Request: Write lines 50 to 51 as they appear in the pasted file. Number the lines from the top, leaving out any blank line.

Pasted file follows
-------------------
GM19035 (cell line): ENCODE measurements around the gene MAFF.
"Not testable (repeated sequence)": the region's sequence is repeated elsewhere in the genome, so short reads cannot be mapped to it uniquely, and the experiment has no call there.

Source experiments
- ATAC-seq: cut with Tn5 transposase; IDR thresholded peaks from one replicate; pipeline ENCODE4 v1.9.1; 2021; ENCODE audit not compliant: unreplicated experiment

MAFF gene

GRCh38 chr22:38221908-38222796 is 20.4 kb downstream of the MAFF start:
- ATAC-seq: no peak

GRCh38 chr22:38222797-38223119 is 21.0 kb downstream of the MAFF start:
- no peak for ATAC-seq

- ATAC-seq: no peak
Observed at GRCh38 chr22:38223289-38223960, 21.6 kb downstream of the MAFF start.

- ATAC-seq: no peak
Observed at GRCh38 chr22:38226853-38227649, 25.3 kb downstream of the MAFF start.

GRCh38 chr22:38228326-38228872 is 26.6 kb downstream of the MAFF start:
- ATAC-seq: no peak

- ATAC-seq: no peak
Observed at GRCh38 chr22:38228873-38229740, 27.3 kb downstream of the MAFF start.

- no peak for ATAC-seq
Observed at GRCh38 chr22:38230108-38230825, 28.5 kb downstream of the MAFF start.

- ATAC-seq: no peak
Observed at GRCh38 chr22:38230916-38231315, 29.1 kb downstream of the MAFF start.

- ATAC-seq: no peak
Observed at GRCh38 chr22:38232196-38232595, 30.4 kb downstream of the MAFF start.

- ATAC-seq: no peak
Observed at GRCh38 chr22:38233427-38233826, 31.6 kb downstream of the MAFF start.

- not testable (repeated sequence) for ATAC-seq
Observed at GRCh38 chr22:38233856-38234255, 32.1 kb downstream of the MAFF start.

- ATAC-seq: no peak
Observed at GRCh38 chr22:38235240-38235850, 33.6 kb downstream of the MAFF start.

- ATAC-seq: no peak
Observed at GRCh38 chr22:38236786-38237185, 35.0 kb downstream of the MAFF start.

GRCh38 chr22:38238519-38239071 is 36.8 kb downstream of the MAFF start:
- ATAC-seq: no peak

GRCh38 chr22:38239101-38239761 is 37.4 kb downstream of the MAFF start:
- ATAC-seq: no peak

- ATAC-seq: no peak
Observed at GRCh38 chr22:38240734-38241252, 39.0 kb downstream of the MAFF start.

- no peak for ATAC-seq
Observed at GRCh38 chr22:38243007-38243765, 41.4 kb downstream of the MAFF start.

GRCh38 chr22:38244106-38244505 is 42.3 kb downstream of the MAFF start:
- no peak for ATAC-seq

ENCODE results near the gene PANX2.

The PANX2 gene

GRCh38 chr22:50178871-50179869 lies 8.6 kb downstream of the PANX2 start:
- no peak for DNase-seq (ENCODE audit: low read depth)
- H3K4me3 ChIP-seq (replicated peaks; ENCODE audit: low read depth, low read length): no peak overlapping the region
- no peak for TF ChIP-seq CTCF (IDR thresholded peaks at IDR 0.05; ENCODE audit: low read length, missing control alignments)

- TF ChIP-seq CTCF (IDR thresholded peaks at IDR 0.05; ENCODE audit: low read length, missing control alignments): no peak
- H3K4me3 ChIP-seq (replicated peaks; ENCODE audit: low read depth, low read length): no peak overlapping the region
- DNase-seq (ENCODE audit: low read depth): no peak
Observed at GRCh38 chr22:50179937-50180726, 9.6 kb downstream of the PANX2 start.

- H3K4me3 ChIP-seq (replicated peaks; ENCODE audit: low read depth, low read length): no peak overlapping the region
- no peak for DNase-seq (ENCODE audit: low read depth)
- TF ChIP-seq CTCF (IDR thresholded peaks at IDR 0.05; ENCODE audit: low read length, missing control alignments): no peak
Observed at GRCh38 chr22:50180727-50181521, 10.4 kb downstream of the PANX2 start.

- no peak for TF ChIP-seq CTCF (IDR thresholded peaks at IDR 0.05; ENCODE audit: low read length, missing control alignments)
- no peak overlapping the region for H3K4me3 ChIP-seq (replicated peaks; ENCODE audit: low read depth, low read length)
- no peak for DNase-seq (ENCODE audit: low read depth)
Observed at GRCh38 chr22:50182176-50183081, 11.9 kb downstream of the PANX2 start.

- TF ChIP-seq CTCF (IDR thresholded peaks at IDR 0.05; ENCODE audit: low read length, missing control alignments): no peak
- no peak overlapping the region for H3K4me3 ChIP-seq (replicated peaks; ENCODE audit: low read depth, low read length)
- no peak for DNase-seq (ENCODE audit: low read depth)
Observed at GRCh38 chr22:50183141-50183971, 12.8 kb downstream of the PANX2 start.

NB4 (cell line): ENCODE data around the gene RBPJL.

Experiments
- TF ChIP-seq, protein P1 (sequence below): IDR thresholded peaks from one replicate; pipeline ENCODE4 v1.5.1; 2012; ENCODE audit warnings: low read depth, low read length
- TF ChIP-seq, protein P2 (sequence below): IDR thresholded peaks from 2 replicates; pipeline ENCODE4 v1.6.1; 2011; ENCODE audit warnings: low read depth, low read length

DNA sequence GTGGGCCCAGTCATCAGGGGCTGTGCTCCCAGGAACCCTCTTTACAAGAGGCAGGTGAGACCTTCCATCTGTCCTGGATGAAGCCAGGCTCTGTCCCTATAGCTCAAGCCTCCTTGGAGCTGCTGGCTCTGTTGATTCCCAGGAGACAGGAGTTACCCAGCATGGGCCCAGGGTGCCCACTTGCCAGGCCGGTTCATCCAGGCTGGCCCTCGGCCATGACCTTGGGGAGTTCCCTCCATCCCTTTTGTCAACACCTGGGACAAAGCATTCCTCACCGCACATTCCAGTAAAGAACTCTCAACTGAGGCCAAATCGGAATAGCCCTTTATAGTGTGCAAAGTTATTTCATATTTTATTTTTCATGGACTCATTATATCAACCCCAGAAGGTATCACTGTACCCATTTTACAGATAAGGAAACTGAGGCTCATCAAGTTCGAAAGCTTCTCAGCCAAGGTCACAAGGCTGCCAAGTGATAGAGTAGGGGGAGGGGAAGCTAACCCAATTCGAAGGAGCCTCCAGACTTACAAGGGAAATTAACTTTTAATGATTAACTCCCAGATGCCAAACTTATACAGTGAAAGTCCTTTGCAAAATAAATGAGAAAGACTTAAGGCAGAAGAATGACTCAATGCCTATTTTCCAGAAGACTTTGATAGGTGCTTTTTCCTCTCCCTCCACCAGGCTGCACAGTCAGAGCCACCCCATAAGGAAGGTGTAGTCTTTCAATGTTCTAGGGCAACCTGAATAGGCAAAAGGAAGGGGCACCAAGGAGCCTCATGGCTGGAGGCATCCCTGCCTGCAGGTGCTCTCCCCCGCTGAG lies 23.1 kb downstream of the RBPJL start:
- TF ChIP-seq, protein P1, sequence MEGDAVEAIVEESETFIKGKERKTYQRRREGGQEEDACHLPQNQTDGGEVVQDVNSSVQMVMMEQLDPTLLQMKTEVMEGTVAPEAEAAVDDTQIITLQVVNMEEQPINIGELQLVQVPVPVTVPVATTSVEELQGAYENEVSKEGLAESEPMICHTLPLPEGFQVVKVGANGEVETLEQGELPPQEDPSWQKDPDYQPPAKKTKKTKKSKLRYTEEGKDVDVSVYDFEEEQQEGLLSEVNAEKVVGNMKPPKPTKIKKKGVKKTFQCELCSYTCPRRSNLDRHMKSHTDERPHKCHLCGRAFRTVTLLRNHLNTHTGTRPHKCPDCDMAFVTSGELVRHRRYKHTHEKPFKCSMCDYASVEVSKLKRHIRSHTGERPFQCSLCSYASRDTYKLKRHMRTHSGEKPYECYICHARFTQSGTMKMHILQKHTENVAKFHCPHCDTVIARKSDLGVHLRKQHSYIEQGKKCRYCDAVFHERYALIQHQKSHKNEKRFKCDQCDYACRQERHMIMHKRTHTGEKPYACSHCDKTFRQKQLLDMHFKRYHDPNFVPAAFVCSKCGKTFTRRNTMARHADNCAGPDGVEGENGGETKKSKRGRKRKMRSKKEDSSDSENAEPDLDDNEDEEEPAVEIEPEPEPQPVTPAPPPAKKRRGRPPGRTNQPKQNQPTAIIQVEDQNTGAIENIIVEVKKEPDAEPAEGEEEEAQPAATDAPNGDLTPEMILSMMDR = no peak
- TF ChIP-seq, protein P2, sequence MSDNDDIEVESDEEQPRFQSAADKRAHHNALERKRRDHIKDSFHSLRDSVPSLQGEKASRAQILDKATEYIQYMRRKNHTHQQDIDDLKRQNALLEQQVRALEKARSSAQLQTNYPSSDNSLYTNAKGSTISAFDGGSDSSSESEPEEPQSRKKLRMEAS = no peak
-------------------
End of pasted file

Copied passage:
- DNase-seq (ENCODE audit: low read depth): no peak
Observed at GRCh38 chr22:50179937-50180726, 9.6 kb downstream of the PANX2 start.